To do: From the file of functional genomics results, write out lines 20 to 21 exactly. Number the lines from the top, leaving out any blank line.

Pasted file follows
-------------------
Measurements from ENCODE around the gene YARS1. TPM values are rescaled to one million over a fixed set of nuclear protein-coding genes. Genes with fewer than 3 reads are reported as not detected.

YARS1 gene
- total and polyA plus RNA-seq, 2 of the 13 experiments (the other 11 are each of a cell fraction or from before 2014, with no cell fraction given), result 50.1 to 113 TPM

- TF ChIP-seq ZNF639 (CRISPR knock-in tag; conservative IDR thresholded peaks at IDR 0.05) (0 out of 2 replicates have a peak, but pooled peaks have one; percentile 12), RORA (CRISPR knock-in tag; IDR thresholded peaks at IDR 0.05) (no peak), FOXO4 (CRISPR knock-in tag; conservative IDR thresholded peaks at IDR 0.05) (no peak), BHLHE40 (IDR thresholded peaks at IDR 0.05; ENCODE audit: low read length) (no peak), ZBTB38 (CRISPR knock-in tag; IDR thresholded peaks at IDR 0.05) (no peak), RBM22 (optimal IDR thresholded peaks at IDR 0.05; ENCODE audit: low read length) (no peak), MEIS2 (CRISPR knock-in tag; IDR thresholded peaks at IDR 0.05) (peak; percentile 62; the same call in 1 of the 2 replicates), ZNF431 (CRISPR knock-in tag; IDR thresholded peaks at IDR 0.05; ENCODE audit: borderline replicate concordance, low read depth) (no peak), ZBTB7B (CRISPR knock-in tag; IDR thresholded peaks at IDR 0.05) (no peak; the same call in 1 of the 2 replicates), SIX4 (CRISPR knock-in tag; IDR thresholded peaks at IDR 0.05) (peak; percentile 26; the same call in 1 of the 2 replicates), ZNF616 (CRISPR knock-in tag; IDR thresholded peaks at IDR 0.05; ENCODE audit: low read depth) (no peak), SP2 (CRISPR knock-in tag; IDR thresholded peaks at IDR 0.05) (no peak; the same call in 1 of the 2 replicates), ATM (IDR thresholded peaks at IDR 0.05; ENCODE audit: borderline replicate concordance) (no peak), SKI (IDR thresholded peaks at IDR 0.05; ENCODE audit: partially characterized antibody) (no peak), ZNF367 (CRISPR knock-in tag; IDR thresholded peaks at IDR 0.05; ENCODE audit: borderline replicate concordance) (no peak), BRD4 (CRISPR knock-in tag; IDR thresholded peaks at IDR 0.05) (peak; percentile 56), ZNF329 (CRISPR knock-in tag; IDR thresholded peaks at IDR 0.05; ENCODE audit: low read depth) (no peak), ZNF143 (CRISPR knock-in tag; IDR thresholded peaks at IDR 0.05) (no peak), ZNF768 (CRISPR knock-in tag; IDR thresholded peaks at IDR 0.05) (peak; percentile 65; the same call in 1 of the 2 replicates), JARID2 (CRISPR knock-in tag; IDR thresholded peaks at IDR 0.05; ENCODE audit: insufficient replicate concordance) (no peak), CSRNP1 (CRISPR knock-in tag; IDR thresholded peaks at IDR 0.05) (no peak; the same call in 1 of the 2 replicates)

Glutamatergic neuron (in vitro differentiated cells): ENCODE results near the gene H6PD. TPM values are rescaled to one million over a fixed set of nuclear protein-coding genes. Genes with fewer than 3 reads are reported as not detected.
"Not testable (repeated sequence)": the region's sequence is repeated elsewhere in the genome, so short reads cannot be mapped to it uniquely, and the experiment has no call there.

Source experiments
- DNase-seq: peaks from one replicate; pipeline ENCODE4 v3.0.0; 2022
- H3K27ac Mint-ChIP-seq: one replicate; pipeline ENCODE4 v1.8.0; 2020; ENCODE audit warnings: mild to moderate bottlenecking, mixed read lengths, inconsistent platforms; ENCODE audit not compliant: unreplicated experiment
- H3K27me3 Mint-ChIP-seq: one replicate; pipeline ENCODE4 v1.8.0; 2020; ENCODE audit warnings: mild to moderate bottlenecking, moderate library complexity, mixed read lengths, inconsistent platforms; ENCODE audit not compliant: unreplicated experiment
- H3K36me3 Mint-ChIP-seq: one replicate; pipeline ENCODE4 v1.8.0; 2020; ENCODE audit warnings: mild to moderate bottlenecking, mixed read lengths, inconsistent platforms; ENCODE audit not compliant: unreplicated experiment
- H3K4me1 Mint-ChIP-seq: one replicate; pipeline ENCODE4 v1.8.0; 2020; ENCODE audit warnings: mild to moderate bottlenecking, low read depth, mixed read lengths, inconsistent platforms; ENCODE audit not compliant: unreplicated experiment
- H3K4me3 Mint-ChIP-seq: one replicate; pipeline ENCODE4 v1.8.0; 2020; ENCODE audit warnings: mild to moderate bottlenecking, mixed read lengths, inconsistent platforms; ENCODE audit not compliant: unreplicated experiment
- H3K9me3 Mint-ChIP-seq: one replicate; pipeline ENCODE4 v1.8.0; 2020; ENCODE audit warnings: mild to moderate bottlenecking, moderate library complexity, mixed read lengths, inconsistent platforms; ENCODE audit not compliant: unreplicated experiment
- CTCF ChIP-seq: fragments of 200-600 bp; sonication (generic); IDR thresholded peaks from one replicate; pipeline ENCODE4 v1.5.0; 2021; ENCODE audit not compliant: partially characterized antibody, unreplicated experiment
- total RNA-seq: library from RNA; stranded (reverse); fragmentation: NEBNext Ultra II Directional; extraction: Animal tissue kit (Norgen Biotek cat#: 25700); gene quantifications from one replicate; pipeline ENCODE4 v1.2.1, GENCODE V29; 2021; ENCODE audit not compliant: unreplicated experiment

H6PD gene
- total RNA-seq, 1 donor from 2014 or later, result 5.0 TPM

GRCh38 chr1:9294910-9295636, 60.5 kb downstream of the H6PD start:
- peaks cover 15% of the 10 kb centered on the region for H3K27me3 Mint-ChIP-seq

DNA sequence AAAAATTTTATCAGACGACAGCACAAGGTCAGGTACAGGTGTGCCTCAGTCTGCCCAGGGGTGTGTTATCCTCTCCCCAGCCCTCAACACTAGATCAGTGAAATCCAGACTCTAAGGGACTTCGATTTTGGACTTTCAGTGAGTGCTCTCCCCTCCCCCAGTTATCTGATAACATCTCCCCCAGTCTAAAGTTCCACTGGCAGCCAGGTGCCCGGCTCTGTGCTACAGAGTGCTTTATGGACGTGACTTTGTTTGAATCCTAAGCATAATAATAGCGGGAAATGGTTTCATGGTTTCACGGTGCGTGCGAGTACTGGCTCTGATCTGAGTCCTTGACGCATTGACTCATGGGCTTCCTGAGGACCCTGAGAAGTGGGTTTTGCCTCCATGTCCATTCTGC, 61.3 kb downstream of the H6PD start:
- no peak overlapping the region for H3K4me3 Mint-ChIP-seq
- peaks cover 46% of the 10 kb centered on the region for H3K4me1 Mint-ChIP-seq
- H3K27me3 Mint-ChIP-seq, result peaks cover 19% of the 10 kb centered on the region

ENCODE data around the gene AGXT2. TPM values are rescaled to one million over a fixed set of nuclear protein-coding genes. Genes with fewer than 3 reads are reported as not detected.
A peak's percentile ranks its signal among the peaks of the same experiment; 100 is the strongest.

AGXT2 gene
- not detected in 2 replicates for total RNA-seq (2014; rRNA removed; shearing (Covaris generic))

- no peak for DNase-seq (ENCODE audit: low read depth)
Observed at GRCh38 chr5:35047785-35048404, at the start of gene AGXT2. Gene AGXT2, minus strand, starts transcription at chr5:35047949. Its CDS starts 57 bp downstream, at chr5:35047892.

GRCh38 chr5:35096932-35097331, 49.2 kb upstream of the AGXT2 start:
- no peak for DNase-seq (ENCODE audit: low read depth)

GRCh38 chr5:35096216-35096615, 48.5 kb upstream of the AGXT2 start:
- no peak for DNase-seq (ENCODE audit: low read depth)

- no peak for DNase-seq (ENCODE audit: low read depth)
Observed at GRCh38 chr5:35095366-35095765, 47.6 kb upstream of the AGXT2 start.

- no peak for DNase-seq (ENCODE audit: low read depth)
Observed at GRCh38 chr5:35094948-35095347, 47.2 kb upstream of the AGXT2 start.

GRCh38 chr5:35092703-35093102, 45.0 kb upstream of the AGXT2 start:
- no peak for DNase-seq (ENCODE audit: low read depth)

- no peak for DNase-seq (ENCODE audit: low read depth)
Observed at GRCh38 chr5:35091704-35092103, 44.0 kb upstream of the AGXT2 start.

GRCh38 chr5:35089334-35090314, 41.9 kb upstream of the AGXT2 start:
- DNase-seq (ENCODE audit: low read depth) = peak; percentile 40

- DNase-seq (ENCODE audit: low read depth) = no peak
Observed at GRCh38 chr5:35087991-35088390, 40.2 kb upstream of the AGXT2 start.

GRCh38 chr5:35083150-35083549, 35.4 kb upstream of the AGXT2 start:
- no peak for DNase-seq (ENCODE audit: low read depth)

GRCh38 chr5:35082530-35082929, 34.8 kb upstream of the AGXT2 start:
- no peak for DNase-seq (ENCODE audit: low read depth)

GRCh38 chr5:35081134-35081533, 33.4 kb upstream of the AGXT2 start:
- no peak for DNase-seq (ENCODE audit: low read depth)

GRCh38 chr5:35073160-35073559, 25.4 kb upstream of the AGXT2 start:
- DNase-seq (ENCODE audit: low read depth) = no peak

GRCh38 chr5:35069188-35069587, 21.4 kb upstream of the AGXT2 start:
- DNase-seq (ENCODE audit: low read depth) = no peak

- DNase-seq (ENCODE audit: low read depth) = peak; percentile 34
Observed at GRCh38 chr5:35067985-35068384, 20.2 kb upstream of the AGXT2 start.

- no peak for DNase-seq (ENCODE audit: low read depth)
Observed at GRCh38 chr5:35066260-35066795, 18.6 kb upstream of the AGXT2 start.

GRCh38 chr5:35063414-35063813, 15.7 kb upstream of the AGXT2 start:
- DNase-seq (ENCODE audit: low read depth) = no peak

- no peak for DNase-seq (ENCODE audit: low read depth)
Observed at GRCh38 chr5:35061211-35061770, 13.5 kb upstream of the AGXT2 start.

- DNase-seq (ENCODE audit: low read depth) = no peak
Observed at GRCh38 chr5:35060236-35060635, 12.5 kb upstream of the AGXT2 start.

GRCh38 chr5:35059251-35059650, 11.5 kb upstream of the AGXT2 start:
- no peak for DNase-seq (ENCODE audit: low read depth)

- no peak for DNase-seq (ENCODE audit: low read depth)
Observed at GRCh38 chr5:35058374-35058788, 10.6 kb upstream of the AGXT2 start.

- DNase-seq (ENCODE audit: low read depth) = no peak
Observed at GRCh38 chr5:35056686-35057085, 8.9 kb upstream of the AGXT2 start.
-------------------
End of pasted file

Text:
- peaks cover 15% of the 10 kb centered on the region for H3K27me3 Mint-ChIP-seq

DNA sequence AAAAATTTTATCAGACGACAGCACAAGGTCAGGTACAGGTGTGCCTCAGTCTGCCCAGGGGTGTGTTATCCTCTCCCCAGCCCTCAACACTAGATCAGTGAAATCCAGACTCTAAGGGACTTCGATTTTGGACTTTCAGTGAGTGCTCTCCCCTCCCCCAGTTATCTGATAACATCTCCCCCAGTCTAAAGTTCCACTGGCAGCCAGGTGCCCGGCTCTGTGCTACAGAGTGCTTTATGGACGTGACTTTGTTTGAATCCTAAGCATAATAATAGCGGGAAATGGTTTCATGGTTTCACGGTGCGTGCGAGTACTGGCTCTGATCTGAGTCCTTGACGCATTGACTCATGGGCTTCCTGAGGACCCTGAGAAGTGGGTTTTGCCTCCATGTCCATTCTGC, 61.3 kb downstream of the H6PD start: